O P I N I O N
Though it may feel like it, time does not actually slow down when you’re in danger. What happens is your memory, after you’re safe, just gets better.
For example, on the day after Christmas, as my car crash was happening, I clearly remember wondering how firmly utility poles are fastened into the ground. I wondered if my Rav 4 would split the pole in half when I hit it, or I’d just wrap around it like a pretzel. I remember wondering if the airbags would go off and what that was going to feel like. I recall feeling relief that I was alone in the car.
None of those thoughts happened in the real time of the three seconds it took me to swerve to avoid the other driver that blew a stop sign and slam on my brakes to try to avoid hitting that pole. But in retrospect, I remember that it did.
“Daddy, I love this car,” my daughter said a couple days after the accident as we piled into the shiny, black rental, a brand-new Hyundai Elantra. “This is like a secret agent car. You should buy it.”
She’s been on my mind, of course, as she always is – but more so during our second holiday season/birthday during Covid times for her. Nearly a third of her life, now, has been spent in the pandemic and if I think too much about that I’ll certainly lose my mind. So, in a way, having a bright and brilliant NEW THING TO WORRY ABOUT has come as something of a relief.
And while we wait for the insurance settlement and begin the search for a new set of wheels, having a snazzy sedan with Blue Tooth that can pick up YouTube on my phone has been, well, not nice exactly, but certainly acceptable.
If new years are about new beginnings, it can only go up from here, right?
Then, one day into her new year at school, we got a note saying that she (or her class, it was all a little vague) had been exposed to Covid. The letter was filled with fuzzy language about not having to quarantine if there were no symptoms and a 3-5 day waiting period for testing. Legal gobbledygook as my father would have said.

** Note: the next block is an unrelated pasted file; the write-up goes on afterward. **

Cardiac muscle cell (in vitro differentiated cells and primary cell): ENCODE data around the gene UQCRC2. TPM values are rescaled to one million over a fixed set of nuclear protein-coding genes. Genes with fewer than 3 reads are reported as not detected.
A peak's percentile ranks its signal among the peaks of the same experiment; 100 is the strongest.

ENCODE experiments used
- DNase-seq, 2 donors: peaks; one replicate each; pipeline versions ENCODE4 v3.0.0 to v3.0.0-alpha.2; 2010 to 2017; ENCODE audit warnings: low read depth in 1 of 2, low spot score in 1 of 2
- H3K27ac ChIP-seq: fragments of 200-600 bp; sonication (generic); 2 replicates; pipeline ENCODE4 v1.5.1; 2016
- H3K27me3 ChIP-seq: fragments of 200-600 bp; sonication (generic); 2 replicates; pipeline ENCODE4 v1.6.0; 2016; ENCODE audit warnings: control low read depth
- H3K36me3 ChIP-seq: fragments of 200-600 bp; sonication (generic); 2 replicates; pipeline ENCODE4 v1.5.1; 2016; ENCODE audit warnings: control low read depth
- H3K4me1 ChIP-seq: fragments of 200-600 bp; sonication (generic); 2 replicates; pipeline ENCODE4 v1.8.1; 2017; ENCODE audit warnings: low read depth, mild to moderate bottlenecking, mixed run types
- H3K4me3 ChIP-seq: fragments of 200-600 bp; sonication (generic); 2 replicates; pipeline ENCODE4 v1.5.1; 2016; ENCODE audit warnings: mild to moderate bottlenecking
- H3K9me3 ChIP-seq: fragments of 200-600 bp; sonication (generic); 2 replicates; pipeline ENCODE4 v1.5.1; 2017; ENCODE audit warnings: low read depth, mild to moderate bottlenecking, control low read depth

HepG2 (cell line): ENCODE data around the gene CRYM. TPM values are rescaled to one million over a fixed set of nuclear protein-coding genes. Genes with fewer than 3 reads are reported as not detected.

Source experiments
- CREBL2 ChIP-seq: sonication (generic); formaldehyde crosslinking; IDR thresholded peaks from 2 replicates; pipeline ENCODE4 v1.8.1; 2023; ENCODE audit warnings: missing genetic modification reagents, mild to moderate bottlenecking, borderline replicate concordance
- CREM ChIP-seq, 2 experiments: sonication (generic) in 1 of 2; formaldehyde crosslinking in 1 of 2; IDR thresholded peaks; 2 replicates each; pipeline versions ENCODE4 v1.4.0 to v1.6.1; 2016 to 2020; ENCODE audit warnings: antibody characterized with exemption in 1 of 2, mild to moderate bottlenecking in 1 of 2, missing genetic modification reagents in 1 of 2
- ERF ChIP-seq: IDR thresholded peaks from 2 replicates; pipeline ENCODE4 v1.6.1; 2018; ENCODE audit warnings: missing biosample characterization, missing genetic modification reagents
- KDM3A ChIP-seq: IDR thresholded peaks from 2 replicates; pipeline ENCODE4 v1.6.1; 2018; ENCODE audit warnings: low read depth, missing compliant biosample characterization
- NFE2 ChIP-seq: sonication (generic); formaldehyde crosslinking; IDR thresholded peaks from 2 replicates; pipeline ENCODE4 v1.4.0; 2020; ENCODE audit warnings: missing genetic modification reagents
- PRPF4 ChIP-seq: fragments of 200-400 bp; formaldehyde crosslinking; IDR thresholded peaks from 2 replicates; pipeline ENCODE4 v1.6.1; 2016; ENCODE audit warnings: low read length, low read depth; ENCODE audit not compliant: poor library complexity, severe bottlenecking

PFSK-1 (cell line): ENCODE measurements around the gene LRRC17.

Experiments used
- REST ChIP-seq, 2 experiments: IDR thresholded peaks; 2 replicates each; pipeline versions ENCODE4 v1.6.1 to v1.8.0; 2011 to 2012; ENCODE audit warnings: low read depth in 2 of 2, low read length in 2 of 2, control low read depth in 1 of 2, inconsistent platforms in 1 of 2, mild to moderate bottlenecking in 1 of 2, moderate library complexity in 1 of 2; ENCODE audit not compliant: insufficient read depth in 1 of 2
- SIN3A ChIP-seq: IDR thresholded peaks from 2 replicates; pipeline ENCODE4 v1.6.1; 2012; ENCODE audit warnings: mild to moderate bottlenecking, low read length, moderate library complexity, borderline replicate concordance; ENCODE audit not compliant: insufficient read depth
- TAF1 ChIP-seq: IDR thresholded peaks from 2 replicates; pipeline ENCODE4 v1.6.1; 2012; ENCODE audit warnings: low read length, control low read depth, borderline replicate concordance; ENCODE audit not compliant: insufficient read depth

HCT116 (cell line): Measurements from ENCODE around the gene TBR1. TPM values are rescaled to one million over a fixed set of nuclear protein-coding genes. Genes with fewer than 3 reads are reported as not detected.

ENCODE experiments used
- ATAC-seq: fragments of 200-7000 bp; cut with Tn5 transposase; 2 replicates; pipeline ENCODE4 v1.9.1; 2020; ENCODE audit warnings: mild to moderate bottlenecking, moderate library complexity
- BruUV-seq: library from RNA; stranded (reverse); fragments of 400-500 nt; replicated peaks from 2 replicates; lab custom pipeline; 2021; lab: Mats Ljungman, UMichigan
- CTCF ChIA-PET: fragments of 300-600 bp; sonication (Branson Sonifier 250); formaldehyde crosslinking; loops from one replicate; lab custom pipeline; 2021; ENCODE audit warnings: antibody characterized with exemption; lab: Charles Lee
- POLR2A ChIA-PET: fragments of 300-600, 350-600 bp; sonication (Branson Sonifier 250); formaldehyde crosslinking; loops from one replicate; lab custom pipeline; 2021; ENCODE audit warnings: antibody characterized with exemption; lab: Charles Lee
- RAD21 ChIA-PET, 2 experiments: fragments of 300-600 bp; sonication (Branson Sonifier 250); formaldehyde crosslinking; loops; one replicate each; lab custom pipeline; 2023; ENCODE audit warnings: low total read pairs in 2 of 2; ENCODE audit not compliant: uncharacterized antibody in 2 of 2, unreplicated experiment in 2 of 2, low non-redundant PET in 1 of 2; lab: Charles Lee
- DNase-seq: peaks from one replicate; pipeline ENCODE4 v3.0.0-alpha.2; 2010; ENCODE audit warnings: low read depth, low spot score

We were on our own, it seemed. None of us were experiencing any symptoms of anything, other than irritation and lack of sleep (welcome to 2022) but since my wife is to household supplies like Radar is to the M.A.S.H. stockroom, we decided to break out our Covid home test kits and give them a whirl.
This was one more long moment of uncertainty – more time feeling like it was slowing down as we sat in our warm kitchen watching three thin strips in nose gunk solution either turn blue or turn pink. Not a crisis, precisely, not a car bearing down on a utility pole, but still.
It’s worth mentioning the experiment researchers at Baylor College of Medicine in Houston used to measure what they called the Crisis Time Warp. They took volunteers up a 150-foot building and pushed them off. No wires. No parachute. Just a special net to help break their fall.
And even though all those falls only lasted about three seconds, all the volunteers reported after that they estimated they had been falling for eight to ten seconds. Tricky brain, it makes you remember. Vividly.
So, after 15 minutes that felt like 15 hours (or should I say, I remember as taking 15 hours) we removed our test strips, one by one. Blue. Blue. Blue.
We’ll test again, to be sure. And keep an eye on each other with renewed vigilance. But in this world – today – even without a car, I suppose testing negative isn’t a bad way to start the year.
Happy New Year! We’re negative!
I want to proclaim that 2022 will be a year of big wins, of projects completed and big ships steered triumphantly into port. But I better not.
There’s a lot of utility poles and tall buildings out there, and tiny test strips with blue or pink lines. We’ll manage it together, all of us, slowly. Maybe even deliberately. And if we’re lucky, and be conscious of each day, maybe we don’t need a crisis to remember. Let’s try to slow down time ourselves. It’s worth a shot.